Court blocks judicial review of system of picking military bases to close

May 24, 1994|By Lyle Denniston | Lyle Denniston,Washington Bureau of The Sun

WASHINGTON -- In a broad reaffirmation of the president's power to make decisions, the Supreme Court ordered judges yesterday to stay out of the process that leads to the closing of U.S. military bases.

The ruling will doom the Philadelphia Navy Yard, which is already in the process of being dismantled after being put on the shutdown list three years ago.

The unanimous decision leaves it to the U.S. government's two political branches, Congress and the presidency, to sign off on base closings and to fight off the efforts of local communities to save their military facilities.

Under a 1990 law that the court yesterday insulated from judicial second-guessing, both Congress and the White House gave up their option to pick and choose among individual bases. Now, most of the hard choices are made by an independent commission, with first the president and then Congress acting on the final list, but with both obliged to act on an all-or-nothing basis.

Pennsylvania politicians, Navy Yard workers and their unions had tried to use the courts to save that facility and had been making some headway in a lower court. But the Supreme Court thwarted that effort.

Those trying to save the Philadelphia yard aimed their criticism at the Pentagon and at the base-closing commission's procedures. They complained that Congress and the president had given up so much authority over the closing process that only the courts could stop arbitrary decision-making by the independent commission.

But five of the nine justices used the case as a vehicle for a sweeping review of the president's discretion and joined in an opinion reaffirming in broad terms the constitutional independence of the presidency.

Those justices, in an opinion written by Chief Justice William H. Rehnquist, said Congress had left the president with an unrestricted choice of adopting or rejecting the base-closing list for "whatever reasons he sees fit."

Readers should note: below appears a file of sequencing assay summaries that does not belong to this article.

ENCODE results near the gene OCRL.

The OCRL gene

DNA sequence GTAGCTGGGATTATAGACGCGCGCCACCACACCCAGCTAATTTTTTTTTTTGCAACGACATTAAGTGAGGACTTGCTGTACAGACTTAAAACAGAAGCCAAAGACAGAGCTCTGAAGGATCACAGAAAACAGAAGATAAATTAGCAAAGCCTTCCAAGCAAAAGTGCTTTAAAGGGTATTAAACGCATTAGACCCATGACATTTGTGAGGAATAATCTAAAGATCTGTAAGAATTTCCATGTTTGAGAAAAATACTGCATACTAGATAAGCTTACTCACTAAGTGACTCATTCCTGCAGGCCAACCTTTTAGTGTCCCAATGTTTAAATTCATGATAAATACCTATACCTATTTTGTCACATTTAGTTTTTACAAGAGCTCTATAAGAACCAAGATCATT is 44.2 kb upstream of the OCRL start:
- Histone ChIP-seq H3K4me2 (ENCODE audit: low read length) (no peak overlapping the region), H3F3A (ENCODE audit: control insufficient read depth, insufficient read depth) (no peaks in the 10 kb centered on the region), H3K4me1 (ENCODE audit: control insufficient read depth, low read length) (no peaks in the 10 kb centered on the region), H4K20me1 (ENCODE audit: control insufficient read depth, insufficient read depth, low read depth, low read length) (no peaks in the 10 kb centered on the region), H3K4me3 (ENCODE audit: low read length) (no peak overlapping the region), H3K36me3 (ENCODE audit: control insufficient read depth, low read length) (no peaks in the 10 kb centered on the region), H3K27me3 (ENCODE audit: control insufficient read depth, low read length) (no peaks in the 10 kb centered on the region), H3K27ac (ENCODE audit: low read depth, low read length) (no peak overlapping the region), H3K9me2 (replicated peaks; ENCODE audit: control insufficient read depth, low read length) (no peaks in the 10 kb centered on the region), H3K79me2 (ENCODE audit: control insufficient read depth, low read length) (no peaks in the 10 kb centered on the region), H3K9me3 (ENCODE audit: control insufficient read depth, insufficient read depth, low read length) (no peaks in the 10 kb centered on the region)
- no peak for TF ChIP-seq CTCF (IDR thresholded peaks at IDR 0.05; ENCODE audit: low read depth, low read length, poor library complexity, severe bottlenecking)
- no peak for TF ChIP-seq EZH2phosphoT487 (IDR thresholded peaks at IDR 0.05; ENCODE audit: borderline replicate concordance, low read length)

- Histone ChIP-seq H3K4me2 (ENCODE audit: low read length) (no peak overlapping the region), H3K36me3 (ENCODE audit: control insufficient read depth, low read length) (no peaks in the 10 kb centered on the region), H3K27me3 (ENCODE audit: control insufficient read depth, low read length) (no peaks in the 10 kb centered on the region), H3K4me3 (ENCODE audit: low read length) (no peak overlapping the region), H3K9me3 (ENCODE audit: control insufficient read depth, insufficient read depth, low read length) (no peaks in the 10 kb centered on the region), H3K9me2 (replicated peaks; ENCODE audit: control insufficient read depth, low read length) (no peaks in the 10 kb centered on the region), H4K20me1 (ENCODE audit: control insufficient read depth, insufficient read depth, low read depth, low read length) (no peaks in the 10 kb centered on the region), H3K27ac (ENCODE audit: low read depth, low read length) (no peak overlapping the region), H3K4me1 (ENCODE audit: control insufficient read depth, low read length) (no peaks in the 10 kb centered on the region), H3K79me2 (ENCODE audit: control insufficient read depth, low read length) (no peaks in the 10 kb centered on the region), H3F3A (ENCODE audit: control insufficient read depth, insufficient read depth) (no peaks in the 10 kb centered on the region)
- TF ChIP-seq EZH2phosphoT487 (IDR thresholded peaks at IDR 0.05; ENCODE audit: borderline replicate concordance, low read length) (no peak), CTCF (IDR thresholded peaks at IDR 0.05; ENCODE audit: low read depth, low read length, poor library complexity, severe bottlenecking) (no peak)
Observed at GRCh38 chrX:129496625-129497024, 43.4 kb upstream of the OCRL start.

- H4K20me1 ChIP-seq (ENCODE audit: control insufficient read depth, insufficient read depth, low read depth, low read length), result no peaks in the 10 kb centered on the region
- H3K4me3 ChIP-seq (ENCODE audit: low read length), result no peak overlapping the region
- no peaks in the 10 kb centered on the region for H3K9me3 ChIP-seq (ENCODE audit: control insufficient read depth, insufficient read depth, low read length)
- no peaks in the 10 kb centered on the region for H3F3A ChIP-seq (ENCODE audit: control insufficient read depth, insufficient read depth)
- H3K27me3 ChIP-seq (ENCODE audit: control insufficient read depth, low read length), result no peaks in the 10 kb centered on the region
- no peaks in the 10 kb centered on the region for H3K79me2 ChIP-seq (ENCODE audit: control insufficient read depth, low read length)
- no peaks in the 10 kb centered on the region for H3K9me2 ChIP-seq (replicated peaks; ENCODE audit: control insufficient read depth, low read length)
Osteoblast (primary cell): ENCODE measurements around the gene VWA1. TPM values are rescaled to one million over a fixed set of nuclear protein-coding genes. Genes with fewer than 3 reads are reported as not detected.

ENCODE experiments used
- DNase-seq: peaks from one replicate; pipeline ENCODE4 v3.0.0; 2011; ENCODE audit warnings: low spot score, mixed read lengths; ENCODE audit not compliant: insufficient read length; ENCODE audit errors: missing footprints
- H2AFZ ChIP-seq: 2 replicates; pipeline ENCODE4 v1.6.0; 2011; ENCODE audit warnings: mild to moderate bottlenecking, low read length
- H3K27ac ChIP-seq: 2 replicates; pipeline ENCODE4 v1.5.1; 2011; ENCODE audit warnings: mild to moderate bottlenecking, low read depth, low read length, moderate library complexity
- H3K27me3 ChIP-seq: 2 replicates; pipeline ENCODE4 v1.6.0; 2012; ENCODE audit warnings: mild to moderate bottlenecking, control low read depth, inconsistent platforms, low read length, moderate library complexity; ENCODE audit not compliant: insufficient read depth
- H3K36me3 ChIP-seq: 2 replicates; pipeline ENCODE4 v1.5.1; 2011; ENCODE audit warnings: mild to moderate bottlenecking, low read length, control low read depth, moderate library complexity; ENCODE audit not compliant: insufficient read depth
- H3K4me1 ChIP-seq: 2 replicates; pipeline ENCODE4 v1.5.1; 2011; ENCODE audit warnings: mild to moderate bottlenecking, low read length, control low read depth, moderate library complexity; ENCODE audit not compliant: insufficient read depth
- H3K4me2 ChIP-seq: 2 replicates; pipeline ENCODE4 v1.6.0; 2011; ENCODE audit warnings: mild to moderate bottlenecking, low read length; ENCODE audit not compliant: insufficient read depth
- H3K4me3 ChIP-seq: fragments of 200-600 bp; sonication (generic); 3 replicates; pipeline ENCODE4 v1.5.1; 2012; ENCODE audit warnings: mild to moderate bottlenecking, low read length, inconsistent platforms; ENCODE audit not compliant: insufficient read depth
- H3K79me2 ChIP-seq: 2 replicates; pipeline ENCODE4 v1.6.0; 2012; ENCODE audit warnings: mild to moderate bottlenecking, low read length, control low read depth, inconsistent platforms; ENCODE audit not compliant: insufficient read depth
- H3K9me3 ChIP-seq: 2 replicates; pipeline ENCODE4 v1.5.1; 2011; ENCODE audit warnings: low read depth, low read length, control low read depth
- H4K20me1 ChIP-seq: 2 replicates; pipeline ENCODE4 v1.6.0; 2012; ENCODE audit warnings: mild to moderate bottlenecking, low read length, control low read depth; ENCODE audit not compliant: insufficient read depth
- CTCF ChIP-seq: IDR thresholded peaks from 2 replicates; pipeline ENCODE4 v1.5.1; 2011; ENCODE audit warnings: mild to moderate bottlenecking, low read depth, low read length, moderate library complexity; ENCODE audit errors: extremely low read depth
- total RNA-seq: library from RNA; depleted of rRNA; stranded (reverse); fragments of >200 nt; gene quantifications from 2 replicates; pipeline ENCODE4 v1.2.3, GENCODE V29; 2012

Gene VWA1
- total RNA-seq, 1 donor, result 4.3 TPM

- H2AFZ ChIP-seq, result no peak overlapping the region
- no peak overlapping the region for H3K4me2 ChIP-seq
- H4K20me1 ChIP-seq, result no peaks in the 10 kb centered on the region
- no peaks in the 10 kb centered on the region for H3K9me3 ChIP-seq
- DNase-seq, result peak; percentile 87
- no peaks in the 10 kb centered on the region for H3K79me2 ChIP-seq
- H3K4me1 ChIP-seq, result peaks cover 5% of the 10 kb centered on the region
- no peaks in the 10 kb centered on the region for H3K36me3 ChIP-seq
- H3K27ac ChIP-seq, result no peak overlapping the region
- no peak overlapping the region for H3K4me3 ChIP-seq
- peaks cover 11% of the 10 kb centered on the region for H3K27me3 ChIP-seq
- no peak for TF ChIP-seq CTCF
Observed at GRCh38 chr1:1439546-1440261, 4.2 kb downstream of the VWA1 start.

Justice Rehnquist wrote: "How the president chooses to exercise the discretion Congress has granted him is not a matter for our review." That opinion rejected the claim of the Philadelphia Navy Yard supporters that the outcome would mean, in essence, an abandonment of judicial review of unconstitutional presidential acts.

The four other justices joined in a narrower separate opinion written by Justice David H. Souter, limited solely to the conclusion that the 1990 law had barred judicial review of the base-closing process.

The 1991 base-closing list eliminated 34 military bases. Another list, made up last year, targeted 130 more. A final round of closings is to occur next year.

In other actions yesterday, the court issued numerous rulings as it began the annual push to finish for the summer sometime in June.

Guns and drugs

In a decision that raises doubts about efforts in Congress and state legislatures to ban the possession of high-velocity guns that shoot in bursts, the court said the federal government can win a conviction for possession of a machine gun only by proving that a defendant knew that the gun would operate in a dangerous way.

Justice Clarence Thomas' opinion said Congress is limited in its power to outlaw repeating weapons as if they were as obviously dangerous as hand grenades or narcotics.

In a part of the 7-2 ruling that he read from the bench, Justice Thomas spoke approvingly of "a long history of widespread lawful gun ownership by private individuals in this country." Guns, he added, are not the kind of item that one knows, immediately, is dangerous. "Guns generally can be owned in perfect innocence," he said.

To avoid punishing innocent gun owners, the court declared, Congress must put the public on notice when a particular gun is so dangerous that its mere possession will be treated as a crime. The ruling overturned the conviction of a Jenks, Okla., man for possessing an unregistered machine gun because of a lack of proof that he knew it would fire repeatedly with one pull of the trigger.

But in a separate unanimous ruling, the court said that the federal government can win a conviction for dealing in drug paraphernalia without proof that the individual knew that the items being sold would be used with illegal drugs. It is enough, the court said in an Iowa case, that the items be a kind that most people probably will use with outlawed drugs.

Nurses as supervisors

Splitting 5-4, the court appeared to have put many nurses outside the protection of federal labor law for their pay, benefits and working conditions.

The ruling said the National Labor Relations Board policy on nurses deviated from federal law, which denies protection for supervisors. Under the NLRB view rejected yesterday, nurses who care for patients are not supervisors even if they oversee the work of less-skilled staff members such as nurses' aides.

Nurses who do that, the court majority said, are acting on behalf of their employer and are not confining themselves solely to patient care. Thus, it said, they qualify as supervisors. The ruling FTC came in a case from a nursing home in Urbana, Ohio.

Amtrak billboards

In brief orders, the court agreed to decide the constitutionality of Amtrak's policy of controlling the messages put on billboards in railroad depots, and turned aside a plea that it bar prosecutors from excluding individuals from juries solely because of their religious views.

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